Hannah Szenes (1921-1944): a brief biography

Hannah Szenes was one of thirty-two Jews from Palestine who parachuted into Europe as members of the British Army in March 1944. Their goal was to rescue other Jews facing persecution under the Nazis, however their British leaders deemed this objective secondary to reconnaissance tasks and enabling the escape of captured Allied airmen. After working with partisans in Yugoslavia, Hannah attempted to cross the border into her native Hungary, but was captured and executed five months later, aged just 23. A passionate Zionist and a gifted writer during her brief lifetime, Hannah is remembered as a national heroine in Israel.

Hannah Szenes 1939
Hannah Szenes, 1939

Hannah Szenes (also known as Hannah Senesh) was born in Budapest on 17 July 1921. Her father, a journalist and playwright, died when she was 6, but Hannah inherited his gift for writing, becoming a talented poet and regular diarist as she matured. Although the Szenes family were fully assimilated Jews, Hannah experienced anti-Semitism first-hand when she enrolled at a private high school in the early 1930s and was forced to pay triple tuition fees because of her religion. An intelligent and studious pupil, she became increasingly interested in Zionism, the movement to establish a Jewish homeland in Palestine.

Emigrating to Palestine

In September 1939, the same month that the Second World War broke out, Hannah’s dream of travelling to Palestine became a reality. Despite her strong academic performance, she chose to enrol in the Nahalal Agricultural School instead of a traditional university, as she firmly believed that Jewish youth should build the new country. She became particularly interested in poultry farming and after two years of study joined a new kibbutz near the ruins of an ancient Roman city, between Tel Aviv and Haifa.

As news of the war and the increasing persecution of Jews in Nazi-occupied Europe trickled through to Palestine, Hannah grew ever more concerned for her brother George, who was studying in Paris, and for her mother, who was still living in Budapest. Despite the natural beauty of the kibbutz’s location, Hannah failed to find contentment in her new work and longed to actively assist her compatriots in Hungary. In 1943 she joined the Haganah (an underground Jewish military force) and was subsequently accepted for a British Army mission that would enable her to travel back to Central Europe. Her seemingly fearless nature, particularly when it came to parachute training, earned the respect and admiration of her fellow volunteers.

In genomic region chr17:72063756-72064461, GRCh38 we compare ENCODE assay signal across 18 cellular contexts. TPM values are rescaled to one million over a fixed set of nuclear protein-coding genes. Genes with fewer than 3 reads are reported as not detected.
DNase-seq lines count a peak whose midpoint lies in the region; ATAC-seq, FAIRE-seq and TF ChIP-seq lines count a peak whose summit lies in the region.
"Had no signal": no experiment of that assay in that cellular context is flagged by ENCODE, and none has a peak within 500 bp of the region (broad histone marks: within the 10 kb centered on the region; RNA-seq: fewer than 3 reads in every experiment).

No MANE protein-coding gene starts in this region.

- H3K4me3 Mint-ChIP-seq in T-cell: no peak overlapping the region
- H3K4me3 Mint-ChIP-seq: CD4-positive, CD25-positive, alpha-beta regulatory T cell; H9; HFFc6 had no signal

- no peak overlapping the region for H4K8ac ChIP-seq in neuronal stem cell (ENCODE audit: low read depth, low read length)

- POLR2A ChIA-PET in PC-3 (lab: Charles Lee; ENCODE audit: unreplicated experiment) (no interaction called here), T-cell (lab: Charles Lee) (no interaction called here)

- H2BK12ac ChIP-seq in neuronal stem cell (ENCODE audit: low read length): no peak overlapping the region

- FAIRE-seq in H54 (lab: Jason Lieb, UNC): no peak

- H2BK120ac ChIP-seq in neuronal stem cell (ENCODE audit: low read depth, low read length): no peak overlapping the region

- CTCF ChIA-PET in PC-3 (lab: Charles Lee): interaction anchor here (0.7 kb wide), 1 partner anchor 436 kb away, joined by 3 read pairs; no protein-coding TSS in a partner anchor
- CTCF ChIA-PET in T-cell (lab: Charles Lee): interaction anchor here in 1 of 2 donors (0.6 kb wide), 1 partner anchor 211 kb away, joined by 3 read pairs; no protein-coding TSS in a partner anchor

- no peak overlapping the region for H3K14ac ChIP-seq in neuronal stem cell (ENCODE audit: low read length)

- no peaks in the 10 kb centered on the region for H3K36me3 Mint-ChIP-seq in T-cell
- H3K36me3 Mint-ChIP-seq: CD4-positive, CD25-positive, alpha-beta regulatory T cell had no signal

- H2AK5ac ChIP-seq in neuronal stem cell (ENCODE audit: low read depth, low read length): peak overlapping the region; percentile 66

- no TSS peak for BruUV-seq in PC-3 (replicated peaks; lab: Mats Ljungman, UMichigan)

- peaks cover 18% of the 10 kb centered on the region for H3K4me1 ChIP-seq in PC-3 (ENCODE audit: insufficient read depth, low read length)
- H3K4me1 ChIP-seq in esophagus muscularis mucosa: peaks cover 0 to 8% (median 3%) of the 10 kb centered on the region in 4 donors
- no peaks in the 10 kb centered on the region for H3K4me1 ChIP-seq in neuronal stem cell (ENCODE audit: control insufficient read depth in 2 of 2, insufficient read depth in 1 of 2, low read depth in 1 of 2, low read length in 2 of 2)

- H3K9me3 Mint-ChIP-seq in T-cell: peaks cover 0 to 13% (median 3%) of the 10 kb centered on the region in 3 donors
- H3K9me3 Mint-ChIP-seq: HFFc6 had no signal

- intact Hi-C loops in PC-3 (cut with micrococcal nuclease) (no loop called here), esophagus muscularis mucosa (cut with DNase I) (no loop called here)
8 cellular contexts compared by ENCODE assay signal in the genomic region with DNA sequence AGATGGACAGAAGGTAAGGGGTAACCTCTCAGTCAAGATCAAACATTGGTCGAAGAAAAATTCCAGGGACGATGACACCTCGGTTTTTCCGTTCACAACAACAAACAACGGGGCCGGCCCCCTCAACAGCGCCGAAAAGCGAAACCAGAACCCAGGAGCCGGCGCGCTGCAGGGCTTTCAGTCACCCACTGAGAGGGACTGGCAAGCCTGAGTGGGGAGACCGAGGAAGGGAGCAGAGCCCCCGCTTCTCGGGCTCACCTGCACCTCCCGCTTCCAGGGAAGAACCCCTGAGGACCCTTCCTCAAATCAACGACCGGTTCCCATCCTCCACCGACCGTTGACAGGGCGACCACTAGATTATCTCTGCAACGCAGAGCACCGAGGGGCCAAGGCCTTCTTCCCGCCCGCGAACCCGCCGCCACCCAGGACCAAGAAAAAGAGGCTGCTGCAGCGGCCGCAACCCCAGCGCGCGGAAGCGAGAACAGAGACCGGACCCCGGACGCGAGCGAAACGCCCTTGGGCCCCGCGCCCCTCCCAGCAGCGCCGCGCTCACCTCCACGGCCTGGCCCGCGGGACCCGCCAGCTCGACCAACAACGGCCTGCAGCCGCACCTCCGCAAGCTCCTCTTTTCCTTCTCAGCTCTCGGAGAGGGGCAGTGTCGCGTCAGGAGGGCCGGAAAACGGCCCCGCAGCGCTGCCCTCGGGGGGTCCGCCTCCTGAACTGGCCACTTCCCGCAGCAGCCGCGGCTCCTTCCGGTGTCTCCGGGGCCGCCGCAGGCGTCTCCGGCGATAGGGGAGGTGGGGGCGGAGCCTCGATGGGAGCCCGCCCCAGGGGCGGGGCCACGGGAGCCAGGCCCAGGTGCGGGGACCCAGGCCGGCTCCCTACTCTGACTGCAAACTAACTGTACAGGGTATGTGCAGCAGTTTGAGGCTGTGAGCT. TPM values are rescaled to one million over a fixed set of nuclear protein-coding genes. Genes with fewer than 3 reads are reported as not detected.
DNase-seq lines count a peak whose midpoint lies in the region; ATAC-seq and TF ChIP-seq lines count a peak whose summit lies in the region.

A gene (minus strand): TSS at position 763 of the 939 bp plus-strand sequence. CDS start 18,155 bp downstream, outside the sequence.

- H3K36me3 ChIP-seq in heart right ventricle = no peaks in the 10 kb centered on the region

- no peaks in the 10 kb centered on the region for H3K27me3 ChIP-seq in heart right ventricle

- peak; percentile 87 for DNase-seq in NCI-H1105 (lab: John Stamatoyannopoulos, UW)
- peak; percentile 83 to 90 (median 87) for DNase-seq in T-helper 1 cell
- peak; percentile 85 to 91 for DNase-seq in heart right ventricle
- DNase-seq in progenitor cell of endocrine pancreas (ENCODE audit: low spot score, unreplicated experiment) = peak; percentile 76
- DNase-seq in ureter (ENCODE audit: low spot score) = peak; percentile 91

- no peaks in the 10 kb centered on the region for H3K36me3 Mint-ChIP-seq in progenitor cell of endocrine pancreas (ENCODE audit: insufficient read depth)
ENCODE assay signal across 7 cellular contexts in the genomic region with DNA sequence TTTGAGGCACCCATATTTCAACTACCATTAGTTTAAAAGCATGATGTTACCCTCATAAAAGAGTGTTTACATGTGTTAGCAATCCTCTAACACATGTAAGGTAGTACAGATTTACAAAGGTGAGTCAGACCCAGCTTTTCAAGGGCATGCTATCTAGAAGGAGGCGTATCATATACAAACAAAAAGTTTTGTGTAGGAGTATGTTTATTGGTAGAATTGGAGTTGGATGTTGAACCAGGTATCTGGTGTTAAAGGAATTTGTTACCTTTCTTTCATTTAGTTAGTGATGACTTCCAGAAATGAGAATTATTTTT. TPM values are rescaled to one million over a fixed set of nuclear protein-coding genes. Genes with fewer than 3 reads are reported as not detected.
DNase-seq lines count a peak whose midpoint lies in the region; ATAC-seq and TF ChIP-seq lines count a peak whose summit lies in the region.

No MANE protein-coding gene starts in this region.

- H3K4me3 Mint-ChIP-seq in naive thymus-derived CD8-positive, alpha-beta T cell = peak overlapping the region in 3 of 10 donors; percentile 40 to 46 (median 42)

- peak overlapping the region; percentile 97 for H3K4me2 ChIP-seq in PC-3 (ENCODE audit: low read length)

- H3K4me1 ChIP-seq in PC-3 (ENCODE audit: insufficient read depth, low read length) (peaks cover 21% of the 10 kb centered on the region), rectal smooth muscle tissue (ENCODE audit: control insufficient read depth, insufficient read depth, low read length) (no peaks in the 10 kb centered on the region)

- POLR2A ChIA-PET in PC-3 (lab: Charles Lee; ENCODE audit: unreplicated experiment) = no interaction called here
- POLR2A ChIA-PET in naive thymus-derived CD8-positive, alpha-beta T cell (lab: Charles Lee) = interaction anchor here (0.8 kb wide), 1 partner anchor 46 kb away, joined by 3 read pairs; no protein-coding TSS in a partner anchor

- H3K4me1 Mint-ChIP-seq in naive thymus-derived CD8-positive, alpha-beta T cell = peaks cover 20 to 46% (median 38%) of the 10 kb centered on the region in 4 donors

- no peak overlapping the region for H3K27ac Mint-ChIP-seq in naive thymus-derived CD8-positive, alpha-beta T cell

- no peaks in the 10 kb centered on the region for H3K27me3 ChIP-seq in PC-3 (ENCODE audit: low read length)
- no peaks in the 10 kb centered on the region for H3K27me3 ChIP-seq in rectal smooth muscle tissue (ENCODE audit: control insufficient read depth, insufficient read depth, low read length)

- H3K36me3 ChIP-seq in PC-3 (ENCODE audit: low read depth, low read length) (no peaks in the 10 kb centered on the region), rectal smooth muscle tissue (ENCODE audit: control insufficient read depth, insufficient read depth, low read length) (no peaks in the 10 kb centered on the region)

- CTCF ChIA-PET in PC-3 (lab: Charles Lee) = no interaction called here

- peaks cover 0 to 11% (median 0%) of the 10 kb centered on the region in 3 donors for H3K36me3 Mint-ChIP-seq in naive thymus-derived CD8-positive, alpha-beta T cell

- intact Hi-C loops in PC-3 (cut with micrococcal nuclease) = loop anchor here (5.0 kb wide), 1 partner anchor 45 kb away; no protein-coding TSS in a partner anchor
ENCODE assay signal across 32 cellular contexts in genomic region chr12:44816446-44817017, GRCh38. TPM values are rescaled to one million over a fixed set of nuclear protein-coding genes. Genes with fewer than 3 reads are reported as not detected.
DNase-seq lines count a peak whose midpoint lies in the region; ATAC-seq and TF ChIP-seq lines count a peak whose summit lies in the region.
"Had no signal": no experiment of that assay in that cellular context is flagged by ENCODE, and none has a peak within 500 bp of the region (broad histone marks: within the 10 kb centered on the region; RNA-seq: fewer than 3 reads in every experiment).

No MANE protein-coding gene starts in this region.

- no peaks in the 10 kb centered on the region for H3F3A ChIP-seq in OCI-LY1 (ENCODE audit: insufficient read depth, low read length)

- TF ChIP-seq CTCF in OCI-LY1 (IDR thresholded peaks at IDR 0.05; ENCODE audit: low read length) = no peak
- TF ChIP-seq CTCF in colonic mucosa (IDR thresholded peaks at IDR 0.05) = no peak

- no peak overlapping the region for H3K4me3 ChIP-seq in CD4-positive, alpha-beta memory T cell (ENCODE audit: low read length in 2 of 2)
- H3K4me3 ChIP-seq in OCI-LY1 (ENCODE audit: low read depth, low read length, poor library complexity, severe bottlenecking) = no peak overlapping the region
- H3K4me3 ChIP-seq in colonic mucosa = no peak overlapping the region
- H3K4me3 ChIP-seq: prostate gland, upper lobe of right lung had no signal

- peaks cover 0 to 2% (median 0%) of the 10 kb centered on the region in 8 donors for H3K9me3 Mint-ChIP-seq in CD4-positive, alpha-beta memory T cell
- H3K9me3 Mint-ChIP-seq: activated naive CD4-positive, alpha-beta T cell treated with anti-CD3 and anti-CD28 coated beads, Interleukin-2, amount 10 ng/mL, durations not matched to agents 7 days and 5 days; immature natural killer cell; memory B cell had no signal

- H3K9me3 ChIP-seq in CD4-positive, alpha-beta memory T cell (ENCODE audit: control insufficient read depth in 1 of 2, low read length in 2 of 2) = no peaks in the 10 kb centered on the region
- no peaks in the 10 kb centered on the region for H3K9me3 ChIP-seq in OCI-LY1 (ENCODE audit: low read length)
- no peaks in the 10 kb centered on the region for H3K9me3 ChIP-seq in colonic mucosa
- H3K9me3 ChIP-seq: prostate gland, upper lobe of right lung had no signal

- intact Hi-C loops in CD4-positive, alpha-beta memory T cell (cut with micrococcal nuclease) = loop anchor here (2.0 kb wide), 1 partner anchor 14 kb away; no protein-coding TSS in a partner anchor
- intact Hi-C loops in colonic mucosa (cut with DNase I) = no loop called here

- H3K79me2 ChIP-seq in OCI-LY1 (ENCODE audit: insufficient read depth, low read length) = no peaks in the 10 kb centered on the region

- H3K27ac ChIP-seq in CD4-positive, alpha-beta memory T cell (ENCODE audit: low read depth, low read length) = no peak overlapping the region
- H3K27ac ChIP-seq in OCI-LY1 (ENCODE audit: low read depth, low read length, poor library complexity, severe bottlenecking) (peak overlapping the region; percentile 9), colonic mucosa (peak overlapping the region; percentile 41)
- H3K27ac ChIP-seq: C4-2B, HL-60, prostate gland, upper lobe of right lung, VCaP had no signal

The day before she left for further training in Cairo, in early 1944, Hannah received news that George had just arrived in Palestine. They were able to meet for a few short hours, in an emotional reunion made harder still by the fact that Hannah couldn’t reveal any details about the mission she was about to embark upon.

Return to Central Europe

Hannah was the only female among five parachutists to jump into Yugoslavia on 14 March 1944. The German occupation of Hungary just days later cast doubt on whether their mission to assist Jews would still be feasible, but Hannah nevertheless determined to cross the border. She spent three months assisting partisans before entering Hungary on 9 June, whereupon she was almost immediately captured. She refused to surrender her radio transmitter codes despite being beaten and interrogated, and was taken to prison in Budapest.

Hannah’s mother, Catherine, was also arrested and imprisoned in the same building as her daughter. Neither could have imagined that their first meeting after nearly five years apart would be in such harrowing circumstances. Although forced to remain in separate cells, the two women were occasionally able to meet and communicated by signalling from their windows across the prison yard. Hannah remained optimistic about her fate and her calm demeanour gave hope and reassurance to other prisoners.

In October 1944, however, after nearly five months of internment, Hannah was tried for treason against Hungary. A sentence was not officially passed, yet on 7 November she was executed by firing squad. She refused a blindfold. Among the lines of poetry later found in her cell were the words:

I gambled on what mattered most.

The dice were cast. I lost.

A National Heroine

IMG_3195.JPG
The memorial to Hannah in Budapest 

Catherine Szenes was among thousands of Jews sent on a death march from Budapest to Austria in 1945, but she survived the war, as did George. While some of Hannah’s British Army comrades did succeed in assisting Jews, seven ultimately died for their cause. They were one of the few groups from outside Europe who actively tried to make a difference to the thousands of men and women suffering under the Nazi racial policies.

Hannah’s body was returned to Israel in 1950 and buried in the military cemetery in Jerusalem. Several streets in Israel bear her name, as does the headquarters of the Zionist youth movement, and there is a small memorial park to her in Budapest, the city of her birth. Besides being held in high esteem for her courageous actions during the war, her poems are greatly acclaimed, including the famous ‘Blessed is the Match’, which was written shortly after she arrived in Yugoslavia:

Blessed is the match consumed in kindling flame.

Blessed is the flame that burns in the secret fastness of the heart.

Blessed is the heart with strength to stop its beating for honour’s sake.

Blessed is the match consumed in kindling flame.

 

 

Learn more: The Holocaust: History in an Hour

An earlier version of this article was originally published on the History in an Hour blog: http://www.historyinanhour.com/2014/07/17/hannah-szenes-summary/ 

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